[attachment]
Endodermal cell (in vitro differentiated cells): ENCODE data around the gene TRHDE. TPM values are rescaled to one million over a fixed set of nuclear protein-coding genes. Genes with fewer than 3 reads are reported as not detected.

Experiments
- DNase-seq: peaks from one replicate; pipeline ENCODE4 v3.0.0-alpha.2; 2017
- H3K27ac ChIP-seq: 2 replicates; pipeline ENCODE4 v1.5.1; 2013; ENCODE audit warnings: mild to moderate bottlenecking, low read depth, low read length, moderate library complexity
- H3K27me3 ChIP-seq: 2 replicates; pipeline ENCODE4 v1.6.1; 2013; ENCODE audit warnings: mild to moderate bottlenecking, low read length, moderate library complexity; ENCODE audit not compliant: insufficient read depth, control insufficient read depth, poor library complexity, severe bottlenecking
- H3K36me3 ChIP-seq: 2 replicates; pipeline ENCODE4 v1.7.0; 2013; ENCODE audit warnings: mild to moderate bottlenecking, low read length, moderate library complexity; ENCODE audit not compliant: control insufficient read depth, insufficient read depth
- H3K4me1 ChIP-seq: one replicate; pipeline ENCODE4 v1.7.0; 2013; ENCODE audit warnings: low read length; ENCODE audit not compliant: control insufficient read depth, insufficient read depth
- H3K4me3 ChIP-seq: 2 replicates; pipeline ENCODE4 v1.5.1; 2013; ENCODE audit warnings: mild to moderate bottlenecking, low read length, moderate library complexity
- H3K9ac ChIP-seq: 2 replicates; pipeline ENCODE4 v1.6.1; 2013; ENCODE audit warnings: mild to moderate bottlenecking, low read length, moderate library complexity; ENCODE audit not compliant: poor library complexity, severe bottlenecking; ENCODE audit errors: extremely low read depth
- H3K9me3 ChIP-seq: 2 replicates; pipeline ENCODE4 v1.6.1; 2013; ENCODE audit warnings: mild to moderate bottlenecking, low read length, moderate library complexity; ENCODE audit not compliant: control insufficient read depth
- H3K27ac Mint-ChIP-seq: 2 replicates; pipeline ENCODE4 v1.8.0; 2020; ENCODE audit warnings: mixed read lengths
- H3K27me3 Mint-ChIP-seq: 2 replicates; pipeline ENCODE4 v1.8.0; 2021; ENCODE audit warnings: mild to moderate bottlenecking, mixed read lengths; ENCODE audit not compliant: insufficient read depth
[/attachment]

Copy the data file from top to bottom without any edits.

Endodermal cell (in vitro differentiated cells): ENCODE data around the gene TRHDE. TPM values are rescaled to one million over a fixed set of nuclear protein-coding genes. Genes with fewer than 3 reads are reported as not detected.

Experiments
- DNase-seq: peaks from one replicate; pipeline ENCODE4 v3.0.0-alpha.2; 2017
- H3K27ac ChIP-seq: 2 replicates; pipeline ENCODE4 v1.5.1; 2013; ENCODE audit warnings: mild to moderate bottlenecking, low read depth, low read length, moderate library complexity
- H3K27me3 ChIP-seq: 2 replicates; pipeline ENCODE4 v1.6.1; 2013; ENCODE audit warnings: mild to moderate bottlenecking, low read length, moderate library complexity; ENCODE audit not compliant: insufficient read depth, control insufficient read depth, poor library complexity, severe bottlenecking
- H3K36me3 ChIP-seq: 2 replicates; pipeline ENCODE4 v1.7.0; 2013; ENCODE audit warnings: mild to moderate bottlenecking, low read length, moderate library complexity; ENCODE audit not compliant: control insufficient read depth, insufficient read depth
- H3K4me1 ChIP-seq: one replicate; pipeline ENCODE4 v1.7.0; 2013; ENCODE audit warnings: low read length; ENCODE audit not compliant: control insufficient read depth, insufficient read depth
- H3K4me3 ChIP-seq: 2 replicates; pipeline ENCODE4 v1.5.1; 2013; ENCODE audit warnings: mild to moderate bottlenecking, low read length, moderate library complexity
- H3K9ac ChIP-seq: 2 replicates; pipeline ENCODE4 v1.6.1; 2013; ENCODE audit warnings: mild to moderate bottlenecking, low read length, moderate library complexity; ENCODE audit not compliant: poor library complexity, severe bottlenecking; ENCODE audit errors: extremely low read depth
- H3K9me3 ChIP-seq: 2 replicates; pipeline ENCODE4 v1.6.1; 2013; ENCODE audit warnings: mild to moderate bottlenecking, low read length, moderate library complexity; ENCODE audit not compliant: control insufficient read depth
- H3K27ac Mint-ChIP-seq: 2 replicates; pipeline ENCODE4 v1.8.0; 2020; ENCODE audit warnings: mixed read lengths
- H3K27me3 Mint-ChIP-seq: 2 replicates; pipeline ENCODE4 v1.8.0; 2021; ENCODE audit warnings: mild to moderate bottlenecking, mixed read lengths; ENCODE audit not compliant: insufficient read depth